Icon for: Tammi Johnson


University of Montana
Years in Grad School: 6
Judges’ Queries and Presenter’s Replies
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Presentation Discussion
  • Icon for: Brian Drayton

    Brian Drayton

    Faculty: Project Co-PI
    May 21, 2012 | 09:56 p.m.

    Very interesting. I don’t know anything about this organism, but “nidicolous” suggests fairly slow dispersal — does Ornithodoros have a wide array of hosts? How does it interact with humans? And does the range of these ticks overlap with areas affected by bark-beetle die-back, which I would think would rapidly decrease acceptable habitat for the ticks?

  • Icon for: Tammi Johnson

    Tammi Johnson

    Lead Presenter
    May 22, 2012 | 12:13 p.m.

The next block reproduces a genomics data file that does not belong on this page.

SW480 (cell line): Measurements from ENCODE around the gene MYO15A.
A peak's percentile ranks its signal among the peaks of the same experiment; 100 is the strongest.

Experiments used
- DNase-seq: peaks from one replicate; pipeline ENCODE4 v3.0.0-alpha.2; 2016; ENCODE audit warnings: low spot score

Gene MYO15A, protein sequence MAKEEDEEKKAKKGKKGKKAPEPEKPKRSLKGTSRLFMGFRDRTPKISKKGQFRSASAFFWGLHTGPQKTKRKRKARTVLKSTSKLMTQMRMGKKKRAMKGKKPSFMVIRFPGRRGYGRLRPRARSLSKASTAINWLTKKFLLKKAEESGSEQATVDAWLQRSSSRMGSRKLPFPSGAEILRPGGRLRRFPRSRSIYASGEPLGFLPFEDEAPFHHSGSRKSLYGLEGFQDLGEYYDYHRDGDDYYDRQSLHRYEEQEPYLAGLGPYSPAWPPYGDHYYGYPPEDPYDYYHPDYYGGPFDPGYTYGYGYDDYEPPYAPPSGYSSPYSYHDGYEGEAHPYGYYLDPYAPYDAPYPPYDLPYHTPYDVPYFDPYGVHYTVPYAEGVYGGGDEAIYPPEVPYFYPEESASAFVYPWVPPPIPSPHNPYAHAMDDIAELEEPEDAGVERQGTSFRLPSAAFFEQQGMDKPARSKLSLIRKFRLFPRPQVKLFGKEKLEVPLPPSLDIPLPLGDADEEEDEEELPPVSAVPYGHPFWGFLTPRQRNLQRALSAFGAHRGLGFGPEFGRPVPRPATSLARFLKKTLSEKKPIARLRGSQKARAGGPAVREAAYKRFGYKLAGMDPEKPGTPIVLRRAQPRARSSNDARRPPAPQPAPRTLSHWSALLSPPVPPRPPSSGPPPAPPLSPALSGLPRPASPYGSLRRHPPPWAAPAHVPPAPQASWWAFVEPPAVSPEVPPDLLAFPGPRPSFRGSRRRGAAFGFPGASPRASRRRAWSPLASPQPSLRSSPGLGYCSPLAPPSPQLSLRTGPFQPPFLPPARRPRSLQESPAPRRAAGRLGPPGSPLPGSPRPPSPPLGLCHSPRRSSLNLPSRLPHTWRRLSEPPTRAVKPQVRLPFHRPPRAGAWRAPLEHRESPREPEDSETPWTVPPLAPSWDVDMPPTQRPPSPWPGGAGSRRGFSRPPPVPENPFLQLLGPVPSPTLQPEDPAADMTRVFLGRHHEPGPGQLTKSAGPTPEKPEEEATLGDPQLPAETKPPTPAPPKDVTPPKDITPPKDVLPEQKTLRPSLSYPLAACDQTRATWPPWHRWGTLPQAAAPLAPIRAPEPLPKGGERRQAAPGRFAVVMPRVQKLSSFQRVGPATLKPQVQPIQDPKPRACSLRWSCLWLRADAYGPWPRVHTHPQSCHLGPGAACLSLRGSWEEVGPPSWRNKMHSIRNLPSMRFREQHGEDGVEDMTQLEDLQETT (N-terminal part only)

Hi Brian, great question! Unfortunately, almost nothing is known regarding the disperal capabilities of Ornithodoros ticks. O. hermsi has been shown to be a generalist feeder and is known to feed on numerous species of rodents including tree squirrels, ground squirrels, chipminks, voles and deer mice. These ticks have also been known to feed on birds and bats, which may serve as a dispersal mechanism for the ticks. Humans typically come in contact with these ticks in rustic settings such as mountain cabins. Undoubtably the range of O. hermsi and the range of the devastation caused by the pine beetles overlap. The beetle-killed trees may decrease habitat for some of the hosts of O. hermsi (tree squirrels), however, becuase so many rodents can potentially serve as hosts for O. hermsi, I am not sure that beetle kill will completely eliminate habitat for these ticks. I hope this helps to answer your questions. Thanks for asking!

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